Watershed association scolds Tennessee Gas Pipeline report for lack of transparency

Last modified: Tuesday, July 28, 2015

On the eve of the region’s first federal public hearing on Tennessee Gas Pipeline Co.’s proposed Northeast Energy Direct project, the company’s most recent report has come under heavy criticism from the Greater Northfield Watershed Association.

The association wrote to FERC in response to Tennessee Gas Pipeline’s release of a 79-volume report Friday about the 400-plus-mile pipeline that would cross eight Franklin County towns. The Greater Northfield Watershed Association has also joined in calling for postponing the Federal Energy Regulatory Commission’s scoping process for an environmental impact statement on the project “until citizens can make a meaningful reading of the documents.”

FERC’s public hearing is scheduled for Wednesday at 6:30 p.m. in Greenfield Middle School. A similar hearing will be held in Pittsfield’s Taconic High School Tuesday at 7 p.m. Written comments will be accepted through Aug. 31 with the agency.

One of Tennessee Gas Pipeline’s resource reports, “Site-Specific Horizontal Directional Drill Plans,” contains four blank pages, one of which says simply, “Site-specific horizontal directional drill plans will be provided in the final ER,” scheduled for October.

The watershed association says in its letter to the commission, “Most information about compressor stations during operation are still deferred to the final draft. This is of great concern to the Greater Northfield Watershed Association.” The association calls for the environmental impact statement to include in-depth studies on geology of the pipeline route, the potential for contamination of wells and surface water sources, full disclosure of contents of and protocols for liquid condensates from the pipeline, and assurances that herbicides will not be used along watersheds.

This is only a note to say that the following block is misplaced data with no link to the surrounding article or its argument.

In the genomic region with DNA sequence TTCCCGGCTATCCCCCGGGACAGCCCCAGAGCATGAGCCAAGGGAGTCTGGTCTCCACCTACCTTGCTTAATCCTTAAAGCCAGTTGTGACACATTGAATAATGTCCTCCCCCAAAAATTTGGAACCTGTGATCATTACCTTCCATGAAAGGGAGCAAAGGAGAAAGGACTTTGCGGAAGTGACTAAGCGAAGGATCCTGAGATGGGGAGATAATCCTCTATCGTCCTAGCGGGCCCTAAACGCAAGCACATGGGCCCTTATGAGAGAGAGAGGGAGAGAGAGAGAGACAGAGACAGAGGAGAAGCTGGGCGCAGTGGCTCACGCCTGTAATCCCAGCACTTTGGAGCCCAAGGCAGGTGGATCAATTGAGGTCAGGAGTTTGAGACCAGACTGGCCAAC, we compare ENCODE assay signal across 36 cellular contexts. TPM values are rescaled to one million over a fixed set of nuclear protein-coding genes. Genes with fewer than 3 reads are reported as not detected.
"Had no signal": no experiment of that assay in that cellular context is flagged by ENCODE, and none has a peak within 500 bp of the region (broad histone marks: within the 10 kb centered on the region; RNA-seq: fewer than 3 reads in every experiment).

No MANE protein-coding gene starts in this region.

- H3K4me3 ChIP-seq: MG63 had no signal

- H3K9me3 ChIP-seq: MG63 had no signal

“We feel that the recent Resource Reports were lacking in specifics about compressor stations, which present a host of risks to watersheds beyond those of pipeline construction and operation alone,” writes association President Andrew Vernon. “The GNWA feels that simply because the powerline (right of way) happens to be on a ridge above our town, that does not imply that it is a good spot for a compressor station.”

Senate President Stanley Rosenberg of Amherst, along with the Massachusetts Audubon Society and the Massachusetts Association of Conservation Commissions, have called for a delay of the scoping process because there has been insufficient time to respond to Friday’s Tennessee Gas Pipeline report.


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